FED will use the results of this test to set the new stress capital buffer requirement for these firms, which will take effect, as planned, in the fourth quarter of the year. Additionally, FED will not be objecting to five foreign banks whose capital planning practices were evaluated as part of the stress tests. In DFAST 2020, FED published results for 33 firms subject to supervisory stress testing requirements, with 18 firms subject to annual supervisory stress test requirements and 15 firms subject to the two-year supervisory stress test cycle. The DFAST cycle begins in the first quarter of 2020 and ends in the first quarter of 2022. This year, FED also amended its stress testing requirements to remove the adverse scenario in its supervisory stress test.
Keywords: Americas, US, Banking, Stress Testing, Dodd-Frank Act, DFAST, Sensitivity Analysis, COVID-19, FED
APRA issued a letter on the loss-absorbing capacity (LAC) requirements for domestic systemically important banks (D-SIBs) and published a discussion paper, along with the proposed the prudential standards on financial contingency planning (CPS 190) and resolution planning (CPS 900).
The European Commission (EC) launched a call for evidence, until March 18, 2022, as part of a comprehensive review of the macro-prudential rules for the banking sector under the Capital Requirements Regulation (CRR) and Directive (CRD IV).
The Financial Stability Board (FSB) published a report that sets out good practices for crisis management groups.
The Australian Prudential Regulation Authority (APRA) found that Heritage Bank Limited had incorrectly reported capital because of weaknesses in operational risk and compliance frameworks, although the bank did not breach minimum prudential capital ratios at any point and remains well-capitalized.
The Office of the Superintendent of Financial Institutions (OSFI) released the annual report for 2020-2021.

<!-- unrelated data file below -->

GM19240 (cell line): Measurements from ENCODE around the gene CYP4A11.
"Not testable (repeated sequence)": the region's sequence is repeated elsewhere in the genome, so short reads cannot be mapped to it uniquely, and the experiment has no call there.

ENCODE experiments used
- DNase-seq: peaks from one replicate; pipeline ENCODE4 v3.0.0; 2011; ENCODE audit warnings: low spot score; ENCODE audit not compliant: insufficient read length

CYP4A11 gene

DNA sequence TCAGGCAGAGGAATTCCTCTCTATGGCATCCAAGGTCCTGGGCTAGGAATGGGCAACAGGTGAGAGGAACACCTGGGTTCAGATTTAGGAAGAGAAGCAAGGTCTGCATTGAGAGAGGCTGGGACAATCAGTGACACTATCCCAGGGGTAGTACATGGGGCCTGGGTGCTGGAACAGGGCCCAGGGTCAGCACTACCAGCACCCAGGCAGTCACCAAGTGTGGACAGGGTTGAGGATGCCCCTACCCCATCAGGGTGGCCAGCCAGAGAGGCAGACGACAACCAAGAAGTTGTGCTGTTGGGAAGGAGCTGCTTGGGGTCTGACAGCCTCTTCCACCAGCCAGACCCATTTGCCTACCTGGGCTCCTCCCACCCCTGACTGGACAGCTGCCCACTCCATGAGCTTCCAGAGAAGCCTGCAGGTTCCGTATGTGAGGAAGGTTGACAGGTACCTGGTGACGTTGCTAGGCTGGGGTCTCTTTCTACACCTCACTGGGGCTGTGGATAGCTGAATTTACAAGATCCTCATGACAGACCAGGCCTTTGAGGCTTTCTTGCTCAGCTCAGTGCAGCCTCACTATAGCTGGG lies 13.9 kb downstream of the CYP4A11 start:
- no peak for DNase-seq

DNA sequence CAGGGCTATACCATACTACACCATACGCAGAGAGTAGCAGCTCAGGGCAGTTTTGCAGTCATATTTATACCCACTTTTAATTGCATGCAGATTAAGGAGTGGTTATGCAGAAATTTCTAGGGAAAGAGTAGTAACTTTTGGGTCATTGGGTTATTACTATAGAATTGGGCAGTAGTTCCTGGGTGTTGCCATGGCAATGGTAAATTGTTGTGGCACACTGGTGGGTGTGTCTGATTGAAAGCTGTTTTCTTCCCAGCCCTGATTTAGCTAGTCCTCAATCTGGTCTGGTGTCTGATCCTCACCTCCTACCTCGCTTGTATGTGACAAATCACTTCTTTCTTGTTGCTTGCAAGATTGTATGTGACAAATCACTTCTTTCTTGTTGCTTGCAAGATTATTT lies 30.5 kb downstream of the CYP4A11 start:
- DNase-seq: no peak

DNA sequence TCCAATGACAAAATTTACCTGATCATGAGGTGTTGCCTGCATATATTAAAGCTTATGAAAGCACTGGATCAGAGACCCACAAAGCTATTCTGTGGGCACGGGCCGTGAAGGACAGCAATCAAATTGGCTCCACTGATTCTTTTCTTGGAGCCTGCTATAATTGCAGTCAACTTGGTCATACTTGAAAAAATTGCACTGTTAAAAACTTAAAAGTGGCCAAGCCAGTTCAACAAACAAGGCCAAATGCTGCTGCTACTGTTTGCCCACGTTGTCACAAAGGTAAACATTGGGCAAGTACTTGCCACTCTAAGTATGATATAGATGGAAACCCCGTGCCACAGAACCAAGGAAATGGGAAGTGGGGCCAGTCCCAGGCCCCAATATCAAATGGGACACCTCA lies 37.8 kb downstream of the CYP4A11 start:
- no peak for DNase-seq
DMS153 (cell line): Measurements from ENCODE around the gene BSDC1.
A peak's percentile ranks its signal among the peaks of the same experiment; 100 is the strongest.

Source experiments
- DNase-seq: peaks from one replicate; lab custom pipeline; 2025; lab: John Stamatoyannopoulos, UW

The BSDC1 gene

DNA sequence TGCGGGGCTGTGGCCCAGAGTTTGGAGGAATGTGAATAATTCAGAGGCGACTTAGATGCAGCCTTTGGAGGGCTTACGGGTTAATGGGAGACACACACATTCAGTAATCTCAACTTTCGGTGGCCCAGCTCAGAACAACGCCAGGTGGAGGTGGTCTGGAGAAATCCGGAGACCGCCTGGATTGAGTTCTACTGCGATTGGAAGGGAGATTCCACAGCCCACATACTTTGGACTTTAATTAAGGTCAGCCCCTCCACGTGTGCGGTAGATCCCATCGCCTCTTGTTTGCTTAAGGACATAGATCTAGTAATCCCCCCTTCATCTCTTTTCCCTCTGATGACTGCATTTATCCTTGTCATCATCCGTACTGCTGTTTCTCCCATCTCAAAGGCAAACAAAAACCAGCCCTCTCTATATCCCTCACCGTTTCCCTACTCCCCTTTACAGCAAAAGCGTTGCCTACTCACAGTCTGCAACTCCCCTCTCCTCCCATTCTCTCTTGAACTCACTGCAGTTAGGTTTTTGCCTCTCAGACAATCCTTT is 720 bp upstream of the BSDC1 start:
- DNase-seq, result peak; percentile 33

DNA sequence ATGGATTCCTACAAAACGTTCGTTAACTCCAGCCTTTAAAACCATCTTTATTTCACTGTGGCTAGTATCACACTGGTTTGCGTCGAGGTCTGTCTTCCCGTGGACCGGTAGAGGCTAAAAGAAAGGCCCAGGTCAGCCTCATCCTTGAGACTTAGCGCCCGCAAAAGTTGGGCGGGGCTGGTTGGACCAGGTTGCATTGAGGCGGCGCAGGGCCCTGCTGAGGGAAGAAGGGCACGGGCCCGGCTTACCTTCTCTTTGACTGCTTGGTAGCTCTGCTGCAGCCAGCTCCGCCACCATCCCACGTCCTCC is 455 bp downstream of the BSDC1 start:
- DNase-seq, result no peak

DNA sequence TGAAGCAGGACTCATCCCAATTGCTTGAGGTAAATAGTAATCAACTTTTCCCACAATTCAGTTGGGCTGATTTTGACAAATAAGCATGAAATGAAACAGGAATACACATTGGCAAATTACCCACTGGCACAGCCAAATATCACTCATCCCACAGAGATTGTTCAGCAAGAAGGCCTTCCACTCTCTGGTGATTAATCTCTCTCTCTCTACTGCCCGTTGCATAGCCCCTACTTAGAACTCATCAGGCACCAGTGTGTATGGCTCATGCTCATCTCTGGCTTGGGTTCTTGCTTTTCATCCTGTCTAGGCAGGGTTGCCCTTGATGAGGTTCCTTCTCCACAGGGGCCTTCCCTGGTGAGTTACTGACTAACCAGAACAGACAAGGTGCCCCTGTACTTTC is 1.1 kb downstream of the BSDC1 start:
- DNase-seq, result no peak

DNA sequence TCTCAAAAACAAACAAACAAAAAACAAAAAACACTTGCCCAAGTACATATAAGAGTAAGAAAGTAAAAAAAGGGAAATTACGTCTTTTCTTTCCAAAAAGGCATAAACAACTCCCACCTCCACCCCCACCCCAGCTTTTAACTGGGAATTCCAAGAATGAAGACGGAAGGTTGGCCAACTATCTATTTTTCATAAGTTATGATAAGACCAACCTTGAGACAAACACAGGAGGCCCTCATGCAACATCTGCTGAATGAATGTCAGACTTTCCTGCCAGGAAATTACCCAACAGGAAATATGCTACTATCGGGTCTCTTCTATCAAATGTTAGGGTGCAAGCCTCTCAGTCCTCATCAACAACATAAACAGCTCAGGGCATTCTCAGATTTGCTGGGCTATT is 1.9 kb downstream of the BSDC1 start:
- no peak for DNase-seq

Through a letter addressed to the banking sector entities, the Office of the Superintendent of Financial Institutions (OSFI) announced deferral of the domestic implementation of the final Basel III reforms from the first to the second quarter of 2023.
EIOPA recently published a letter in which EC is informing the European Parliament and Council that it could not adopt the set of draft regulatory technical standards for disclosures under the Sustainable Finance Disclosure Regulation (SFDR) within the stipulated three-month period, given their length and technical detail.
The Financial Conduct Authority (FCA) published the third in a series of policy statements that set out rules to introduce the UK Investment Firm Prudential Regime (IFPR), which will take effect on January 01, 2022.
The Australian Prudential Regulation Authority (APRA) published, along with a summary of its response to the consultation feedback, an information paper that summarizes the finalized capital framework that is in line with the internationally agreed Basel III requirements for banks.
The Committee on Payments and Market Infrastructures (CPMI) and the International Organization of Securities Commissions (IOSCO) issued a consultative report focusing on access to central counterparty (CCP) clearing and client-position portability.